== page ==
ROCKWOOD STORIES is a collection of the stories produced in collaboration between the students and residents of Rockwood and the Friendtorship project. These outlets are a small, complex, and hopeful snapshot of Rockwood as seen by its current residents and high school students.
Want to connect? Want to share a story? Want to collaborate?
Contact Lis Charman, email@example.com
Throughout spring 2016, PSU students served as mentors for Rockwood's high school students, encouraging lifelong learning by having fun and building strong relationships.
In addition to being fun, these workshops addressed the very real challenges raised by the tension between gentrification and revitalization, safety and crime, access to resources and education, disconnection and personal investment within the community. Through these creative exercises, Rockwood students were invited to share their perspectives and stories about their complex relationship to their home, Rockwood.
Shadowbox Workshop video by Cody Cheng and Alexandra Smith, State of Mind Studio
Robots, Cyborgs, and Sonochromatism Workshop video by Cody Cheng and Alexandra Smith, State of Mind Studio
ROCKWOOD STORIES is a collection of the complex stories and perspectives that were produced in collaboration from the students and residents of Rockwood via the Friendtorship project
One determined president of the Rockwood Neighborhood Association is battling the stereotypes of Rockwood by promoting, preserving, and enhancing it's quality of life. Where others are overwhelmed with complacency, she sees a quest for improvement, a chance for an ethnically-diverse community to thrive and grow.
One hopeful 21 year old turned the cracked cement of the neglected roller skating rink into the clean asphalt of the new Snake Park futsal court. In Rockwood, people tend to live in their separate neighborhoods, but the futsal court is the great leveler. It’s where the borders disappear, and the communities meet face to face, shake hands, and compete.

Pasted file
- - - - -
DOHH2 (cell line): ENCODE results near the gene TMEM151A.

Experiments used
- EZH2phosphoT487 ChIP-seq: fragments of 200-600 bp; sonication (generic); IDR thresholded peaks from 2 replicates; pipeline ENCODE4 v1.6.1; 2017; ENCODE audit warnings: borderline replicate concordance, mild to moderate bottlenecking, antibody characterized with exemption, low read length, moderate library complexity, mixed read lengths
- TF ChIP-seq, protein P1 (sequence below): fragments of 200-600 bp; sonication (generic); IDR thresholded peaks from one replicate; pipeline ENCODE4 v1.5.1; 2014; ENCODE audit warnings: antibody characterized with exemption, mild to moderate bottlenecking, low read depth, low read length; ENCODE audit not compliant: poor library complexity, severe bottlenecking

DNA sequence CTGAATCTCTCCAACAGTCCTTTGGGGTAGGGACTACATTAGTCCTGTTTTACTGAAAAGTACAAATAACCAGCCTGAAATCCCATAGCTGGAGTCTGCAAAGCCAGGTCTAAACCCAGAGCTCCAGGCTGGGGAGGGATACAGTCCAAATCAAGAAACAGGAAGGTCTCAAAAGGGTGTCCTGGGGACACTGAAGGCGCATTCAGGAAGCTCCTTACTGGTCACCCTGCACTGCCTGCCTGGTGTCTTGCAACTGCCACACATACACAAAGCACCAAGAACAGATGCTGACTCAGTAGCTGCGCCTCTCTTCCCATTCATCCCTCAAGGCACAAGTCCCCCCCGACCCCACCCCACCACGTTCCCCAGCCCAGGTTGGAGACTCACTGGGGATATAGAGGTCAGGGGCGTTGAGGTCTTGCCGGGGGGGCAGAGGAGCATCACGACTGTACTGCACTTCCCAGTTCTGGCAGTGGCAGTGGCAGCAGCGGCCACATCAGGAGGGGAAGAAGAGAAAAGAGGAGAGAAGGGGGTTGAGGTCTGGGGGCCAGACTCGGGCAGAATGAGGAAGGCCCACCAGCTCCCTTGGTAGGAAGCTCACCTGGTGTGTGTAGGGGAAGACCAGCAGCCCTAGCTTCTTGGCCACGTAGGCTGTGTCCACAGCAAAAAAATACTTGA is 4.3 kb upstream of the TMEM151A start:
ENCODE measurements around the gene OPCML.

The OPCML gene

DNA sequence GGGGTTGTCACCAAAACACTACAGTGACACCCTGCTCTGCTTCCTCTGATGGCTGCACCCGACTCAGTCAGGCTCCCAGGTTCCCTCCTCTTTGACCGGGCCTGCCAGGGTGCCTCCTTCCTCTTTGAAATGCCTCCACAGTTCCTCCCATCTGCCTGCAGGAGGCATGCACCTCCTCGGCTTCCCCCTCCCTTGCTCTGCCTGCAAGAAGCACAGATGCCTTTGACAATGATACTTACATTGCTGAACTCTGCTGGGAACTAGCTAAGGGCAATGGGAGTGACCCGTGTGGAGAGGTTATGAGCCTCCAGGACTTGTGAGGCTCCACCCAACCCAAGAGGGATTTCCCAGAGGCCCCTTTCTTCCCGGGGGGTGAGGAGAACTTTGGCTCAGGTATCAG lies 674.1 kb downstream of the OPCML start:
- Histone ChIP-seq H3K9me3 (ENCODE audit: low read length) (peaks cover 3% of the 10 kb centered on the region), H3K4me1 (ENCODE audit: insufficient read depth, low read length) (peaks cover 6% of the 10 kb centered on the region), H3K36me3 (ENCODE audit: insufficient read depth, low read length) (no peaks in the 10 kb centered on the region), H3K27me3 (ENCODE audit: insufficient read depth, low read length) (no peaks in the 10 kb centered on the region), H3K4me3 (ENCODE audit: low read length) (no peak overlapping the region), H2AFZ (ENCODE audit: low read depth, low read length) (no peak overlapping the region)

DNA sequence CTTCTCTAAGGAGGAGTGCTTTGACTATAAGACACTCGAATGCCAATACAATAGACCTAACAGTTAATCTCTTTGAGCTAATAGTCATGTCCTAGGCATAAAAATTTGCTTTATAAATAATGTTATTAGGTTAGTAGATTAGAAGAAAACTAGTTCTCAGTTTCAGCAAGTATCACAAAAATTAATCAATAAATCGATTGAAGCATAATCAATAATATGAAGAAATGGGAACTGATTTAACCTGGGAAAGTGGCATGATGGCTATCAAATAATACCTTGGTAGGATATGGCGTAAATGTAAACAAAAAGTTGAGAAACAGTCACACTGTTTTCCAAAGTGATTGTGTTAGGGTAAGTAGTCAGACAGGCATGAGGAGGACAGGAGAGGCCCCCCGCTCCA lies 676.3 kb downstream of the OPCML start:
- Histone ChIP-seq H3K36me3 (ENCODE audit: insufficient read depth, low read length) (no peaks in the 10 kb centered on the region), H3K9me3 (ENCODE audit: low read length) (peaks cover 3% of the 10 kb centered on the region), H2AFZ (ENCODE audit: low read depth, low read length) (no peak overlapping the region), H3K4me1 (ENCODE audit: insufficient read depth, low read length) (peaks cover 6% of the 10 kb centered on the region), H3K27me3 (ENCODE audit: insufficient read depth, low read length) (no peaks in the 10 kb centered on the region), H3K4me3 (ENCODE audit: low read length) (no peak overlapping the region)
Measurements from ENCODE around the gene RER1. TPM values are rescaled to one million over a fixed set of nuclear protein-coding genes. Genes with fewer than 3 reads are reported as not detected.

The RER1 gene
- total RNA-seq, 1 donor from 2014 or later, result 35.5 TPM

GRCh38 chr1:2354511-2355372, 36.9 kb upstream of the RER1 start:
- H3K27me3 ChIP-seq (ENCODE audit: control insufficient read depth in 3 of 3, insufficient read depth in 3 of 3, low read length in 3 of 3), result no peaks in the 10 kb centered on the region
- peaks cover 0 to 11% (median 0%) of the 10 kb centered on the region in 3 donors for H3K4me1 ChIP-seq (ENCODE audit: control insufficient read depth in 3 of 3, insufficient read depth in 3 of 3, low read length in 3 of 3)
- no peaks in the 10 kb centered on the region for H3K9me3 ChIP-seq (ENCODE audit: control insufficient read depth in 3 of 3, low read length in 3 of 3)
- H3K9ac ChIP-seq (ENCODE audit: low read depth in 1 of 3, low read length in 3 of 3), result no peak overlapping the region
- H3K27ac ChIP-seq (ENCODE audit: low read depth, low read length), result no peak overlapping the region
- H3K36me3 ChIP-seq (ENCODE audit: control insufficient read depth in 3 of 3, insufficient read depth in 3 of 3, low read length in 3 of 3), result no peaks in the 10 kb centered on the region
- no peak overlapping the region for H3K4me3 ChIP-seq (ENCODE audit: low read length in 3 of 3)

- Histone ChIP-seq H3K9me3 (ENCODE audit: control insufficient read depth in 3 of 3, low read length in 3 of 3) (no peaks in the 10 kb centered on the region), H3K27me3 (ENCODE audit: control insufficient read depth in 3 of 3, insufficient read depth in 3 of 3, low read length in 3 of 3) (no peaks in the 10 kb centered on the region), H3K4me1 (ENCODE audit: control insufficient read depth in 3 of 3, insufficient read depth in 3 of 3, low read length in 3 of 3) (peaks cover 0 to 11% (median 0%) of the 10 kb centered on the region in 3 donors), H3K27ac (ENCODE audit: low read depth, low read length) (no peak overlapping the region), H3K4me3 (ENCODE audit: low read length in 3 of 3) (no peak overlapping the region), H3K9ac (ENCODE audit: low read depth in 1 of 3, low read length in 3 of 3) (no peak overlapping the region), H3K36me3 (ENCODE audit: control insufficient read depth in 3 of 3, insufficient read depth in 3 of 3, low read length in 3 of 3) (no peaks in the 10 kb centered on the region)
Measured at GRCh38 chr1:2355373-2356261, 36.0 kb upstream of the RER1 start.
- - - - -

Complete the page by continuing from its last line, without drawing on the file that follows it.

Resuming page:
One visionary called upon the magic of the people to turn a forgotten park hidden by an 8-foot-tall fence and barbed wire into an accessible public land called Nadaka Nature Park. This magical jewel now shines in the middle of the neighborhood for the benefit of everyone.
Rockwood Stories visual arts exhibition was held at Tillamook Station on June 3rd 2016.
Thanks to Nate Emerson and Yvonne Perez Emerson.
This project made possible by grants from the Regional Arts and Culture Council, Rockwell Collins and the Jackson Foundation.
Rockwood community members, leaders, supporters, principals, and teachers: middle and high school students from Centennial Park School, Emily Bower, Erin Cunningham, Lee Dayfield, Yesenia Delgado, Dina DiNucci, Jenny Glass, Joe McFerrin II, Ajai Huja, Laura Hyer, Nancy Karmiller, Brian Monberg, Catherine Nicewood, Gennie Nguyen, Ricardo Ruiz, Tyler Wagner, Emily Zerbe.
Portland State University: Friendtorship students, School of Art + Design, Beverly Borgman, Katharine Reed, Sinnamon Tierney, Ethan Seltzer, Pat Boas, Kate Bingaman Burt, and Robert Bucker.
Tillamook Station: Nathan Emerson and Yvonne Perez Emerson.
Elisabeth (Lis) Charman, professor, School of Art+Design, Portland State University.
Conrad Schumacher, academy art, language arts and culinary arts teacher at Centennial Park School, adjunct professor at Portland State University.
Quotes about the Rockwood neighborhood written by Centennial Park School students.
Ethan Allen Smith